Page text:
I can’t Kindle, nor can I Knook. I Know it’s Nook.
Maybe it’s because I volunteered in the kids’ school library for the three years while we lived in Germany. I also volunteered at the kids’ next school library for years. (No, they still haven’t forgiven me.)
I was part of helping both school libraries change over to a computer system vs. the old library card system where one would sign to borrow each book. I loved doing that. I also loved shelving the books. Because when I’d shelve, I’d peruse each book before Deweying it or Library of Congressing it properly. A flip glance of the book in general would show how often it had been used. Are there pictures in here? Had anyone made notations in here? Why were those things notated, why were they important?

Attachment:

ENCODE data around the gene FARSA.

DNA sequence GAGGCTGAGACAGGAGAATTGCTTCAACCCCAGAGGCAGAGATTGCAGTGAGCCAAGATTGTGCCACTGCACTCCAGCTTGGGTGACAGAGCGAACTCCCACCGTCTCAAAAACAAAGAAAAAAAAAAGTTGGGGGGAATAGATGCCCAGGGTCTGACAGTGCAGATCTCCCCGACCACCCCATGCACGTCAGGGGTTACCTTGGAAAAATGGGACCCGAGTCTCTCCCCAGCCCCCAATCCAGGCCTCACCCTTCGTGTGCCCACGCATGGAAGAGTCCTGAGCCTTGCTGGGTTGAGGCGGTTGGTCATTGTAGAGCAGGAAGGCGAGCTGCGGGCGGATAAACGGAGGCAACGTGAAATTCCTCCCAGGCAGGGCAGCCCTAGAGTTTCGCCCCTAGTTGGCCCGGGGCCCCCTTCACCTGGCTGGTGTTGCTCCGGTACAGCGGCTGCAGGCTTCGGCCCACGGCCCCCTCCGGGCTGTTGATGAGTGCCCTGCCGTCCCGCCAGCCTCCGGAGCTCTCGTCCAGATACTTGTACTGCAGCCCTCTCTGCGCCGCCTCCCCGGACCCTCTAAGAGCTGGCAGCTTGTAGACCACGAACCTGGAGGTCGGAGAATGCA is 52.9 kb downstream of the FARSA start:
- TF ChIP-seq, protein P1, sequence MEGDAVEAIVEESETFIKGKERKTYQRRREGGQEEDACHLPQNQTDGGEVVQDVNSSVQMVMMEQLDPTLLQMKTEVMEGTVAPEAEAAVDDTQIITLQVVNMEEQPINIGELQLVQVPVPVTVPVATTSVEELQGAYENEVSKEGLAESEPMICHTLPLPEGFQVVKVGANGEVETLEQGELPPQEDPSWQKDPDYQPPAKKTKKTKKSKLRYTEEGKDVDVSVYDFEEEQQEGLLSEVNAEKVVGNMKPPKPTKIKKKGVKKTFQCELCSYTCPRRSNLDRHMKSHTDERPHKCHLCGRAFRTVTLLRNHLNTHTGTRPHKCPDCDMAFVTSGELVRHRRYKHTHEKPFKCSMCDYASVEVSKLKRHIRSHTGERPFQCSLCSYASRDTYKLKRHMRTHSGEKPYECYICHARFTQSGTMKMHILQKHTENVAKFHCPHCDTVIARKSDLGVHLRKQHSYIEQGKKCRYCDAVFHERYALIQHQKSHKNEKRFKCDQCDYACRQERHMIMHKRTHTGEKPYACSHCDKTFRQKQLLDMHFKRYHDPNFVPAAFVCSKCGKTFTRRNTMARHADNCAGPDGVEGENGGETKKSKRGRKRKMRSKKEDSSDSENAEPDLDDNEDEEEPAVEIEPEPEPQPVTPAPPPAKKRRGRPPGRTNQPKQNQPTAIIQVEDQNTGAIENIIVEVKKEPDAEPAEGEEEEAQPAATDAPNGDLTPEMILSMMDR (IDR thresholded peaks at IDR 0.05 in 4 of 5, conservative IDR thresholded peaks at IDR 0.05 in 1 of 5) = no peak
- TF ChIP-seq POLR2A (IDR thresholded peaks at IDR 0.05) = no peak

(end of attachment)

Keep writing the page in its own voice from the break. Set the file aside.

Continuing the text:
On those e-readers, I can’t flip the page over, I can’t dogear the page to show it’s mine. Unfortunately, I can leave them in the doctor’s waiting room with much anxiety over its loss and (probably not) recovery. If I drop it, I’m cooked. If I lose it, it’s pretty expensive to replace. If I don’t charge it, I can’t read it when I want to. I can’t read it on the airplane for the fifteen minutes while preparing to take off and fifteen minutes before we land. I can’t go to it and thumb through it really fast in the middle of an argument with Marty to find my favorite passage which I’ve underlined so I can make a great point, and say, “aha”. (Tolstoy is my favorite for doing this.)
An e-reader is boring, it has no soul or character, it is cold.
So today I’ve come downstairs (out of my beloved bed) to shelve my latest reads in their proper place and play a little music while doing it.